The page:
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Jinger Duggar Recalls Feeling Like She ‘Needed to’ Lose Weight as a Teenager: I Realize Now ‘I Don’t Have to Measure Up’ (Exclusive)

Learning to love herself. Jinger Duggar opened up about overcoming body image issues in her teenage years.

Related: Jinger, Jeremy's Book: 13 Revelations About Courtship, More

Jinger Duggar Recalls Feeling Like She Needed Lose Weight Teen
Jinger Duggar. Courtesy of Jinger Duggar/Instagram

“I think in this culture around us, there is so much talk about what true beauty is and what we’re defined by — if it’s by how we look, how we were raised or how popular we are, whatever those things may be,” the Counting On star, 27, exclusively told Us Weekly. “For me, the wrestling was with my weight and my body image, even though I was very in shape and I didn’t need to lose weight. I felt like I needed to; as a 14-year-old girl, I was really wrestling with that.”

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Duggar chose to share her struggles in her and husband Jeremy Vuolo’s book, The Hope We Hold. “In the book, we tell that story and how I walked through that and how difficult it was, and that was one of the bigger things that I was thinking, OK, especially now, I just feel like it’s such a timely thing to talk about,” she explained. “I haven’t been open with a lot of people about that.”

Jinger Duggar Recalls Feeling Like She Needed Lose Weight Teen
Jinger Duggar. Beth Hall/AP/Shutterstock; Sara De Boer/Startraksphoto

The reality star revealed that Vuolo, 33, and her mom, Michelle Duggar, were some of the only ones who were aware of her battle. “I talked to Jeremy,” she noted. “He knows about that, of course, from day one and my mom, but I think just those [issues] that I had, I wanted others to be able to see that they’re not alone and that there are answers for that. And you don’t have to feel like you have to measure up to a certain standard of beauty or personality or whatever it may be, but [it’s about] just accepting who you were made to be.”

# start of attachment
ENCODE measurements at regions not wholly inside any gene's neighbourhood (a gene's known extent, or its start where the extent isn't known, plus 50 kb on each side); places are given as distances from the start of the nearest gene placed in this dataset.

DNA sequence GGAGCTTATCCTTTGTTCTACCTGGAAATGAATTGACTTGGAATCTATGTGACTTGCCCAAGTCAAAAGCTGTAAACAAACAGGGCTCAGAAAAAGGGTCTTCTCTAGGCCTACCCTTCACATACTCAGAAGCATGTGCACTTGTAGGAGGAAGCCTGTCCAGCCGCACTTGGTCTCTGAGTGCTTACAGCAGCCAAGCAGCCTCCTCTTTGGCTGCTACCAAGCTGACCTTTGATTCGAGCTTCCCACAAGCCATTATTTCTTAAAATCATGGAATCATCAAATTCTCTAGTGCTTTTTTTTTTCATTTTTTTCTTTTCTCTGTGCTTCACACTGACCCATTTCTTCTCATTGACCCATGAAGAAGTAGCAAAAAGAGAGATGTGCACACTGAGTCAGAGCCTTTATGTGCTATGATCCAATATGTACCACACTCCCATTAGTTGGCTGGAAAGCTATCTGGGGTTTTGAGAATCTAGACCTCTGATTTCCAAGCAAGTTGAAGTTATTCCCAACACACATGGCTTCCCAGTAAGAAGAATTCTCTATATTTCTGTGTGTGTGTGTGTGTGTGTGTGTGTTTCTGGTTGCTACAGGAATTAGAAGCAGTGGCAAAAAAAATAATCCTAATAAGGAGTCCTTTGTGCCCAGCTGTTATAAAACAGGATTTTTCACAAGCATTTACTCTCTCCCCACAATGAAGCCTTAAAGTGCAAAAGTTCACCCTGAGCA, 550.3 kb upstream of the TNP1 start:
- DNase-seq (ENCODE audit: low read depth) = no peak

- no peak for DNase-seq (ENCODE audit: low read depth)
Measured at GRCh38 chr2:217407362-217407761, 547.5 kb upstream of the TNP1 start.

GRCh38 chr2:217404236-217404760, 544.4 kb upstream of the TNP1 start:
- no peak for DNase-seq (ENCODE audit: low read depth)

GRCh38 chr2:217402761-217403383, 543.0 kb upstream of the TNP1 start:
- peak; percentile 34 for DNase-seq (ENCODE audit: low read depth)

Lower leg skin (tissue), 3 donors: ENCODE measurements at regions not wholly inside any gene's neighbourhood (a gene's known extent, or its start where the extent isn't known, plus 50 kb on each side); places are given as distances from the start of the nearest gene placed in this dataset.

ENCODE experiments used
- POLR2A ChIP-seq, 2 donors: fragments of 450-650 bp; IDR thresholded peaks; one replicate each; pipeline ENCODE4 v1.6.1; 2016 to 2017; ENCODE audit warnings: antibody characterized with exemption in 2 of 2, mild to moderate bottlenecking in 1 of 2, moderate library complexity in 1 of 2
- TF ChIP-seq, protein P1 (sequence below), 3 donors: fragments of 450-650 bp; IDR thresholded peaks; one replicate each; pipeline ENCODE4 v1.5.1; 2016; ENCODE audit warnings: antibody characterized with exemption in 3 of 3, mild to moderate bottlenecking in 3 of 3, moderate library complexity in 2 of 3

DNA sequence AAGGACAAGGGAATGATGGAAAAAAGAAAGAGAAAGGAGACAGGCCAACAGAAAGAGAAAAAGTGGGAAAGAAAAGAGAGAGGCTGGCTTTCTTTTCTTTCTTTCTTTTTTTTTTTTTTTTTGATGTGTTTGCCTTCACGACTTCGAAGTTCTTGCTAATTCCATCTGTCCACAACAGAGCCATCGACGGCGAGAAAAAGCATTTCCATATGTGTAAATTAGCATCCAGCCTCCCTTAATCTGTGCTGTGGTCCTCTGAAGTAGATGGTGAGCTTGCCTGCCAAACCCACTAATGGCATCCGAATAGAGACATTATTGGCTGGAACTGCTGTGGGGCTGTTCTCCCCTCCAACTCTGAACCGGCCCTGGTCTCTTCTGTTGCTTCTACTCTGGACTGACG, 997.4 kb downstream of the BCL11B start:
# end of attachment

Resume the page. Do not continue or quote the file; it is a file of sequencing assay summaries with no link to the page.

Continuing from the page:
Jinger confessed that she still finds herself questioning her weight at times, but she has learned to accept herself. “I think it’s something that I feel like I have really just found my identity in Christ and, like, realizing, ‘OK, I don’t have to measure up,’” she detailed. “There are days where I feel like it will come up in my mind for a second, but it’s not something that I struggle with on a daily basis. I mean, everybody will look in the mirror at some point and say, ‘Oh, like, I feel terrible.’ Or if I’ve [been] eating super unhealthy, like, ‘I know, OK. I just got to get back on track.’”

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The TV personality praised Vuolo for being her rock when she needs to air out her thoughts. “I talked to Jeremy about those things and he’s been a great person — he listens well,” she gushed. “It’s amazing, like, just being open and talking about those things when they do come up. I think that’s the most important thing.”

Jinger wrote in the book that she tried “extreme dieting” for one month before admitting it to her mother.

“I skipped breakfast each morning by sleeping as late as I could so that nobody would know I hadn’t eaten. Then, I’d eat a super light lunch and a healthy snack before dinner, so I could honestly say I wasn’t hungry and pick at my food,” she recalled. “At night, I’d go to bed before my stomach could rumble too loudly. It seemed reasonable at the time. I didn’t realize that my little weight loss plan was teetering dangerously on the edge of an eating disorder. … I had to be skinny. If this is what it took, then I would do it, I decided, no matter how hard it was.”

The Hope We Hold is available now.

With reporting by Christina Garibaldi 

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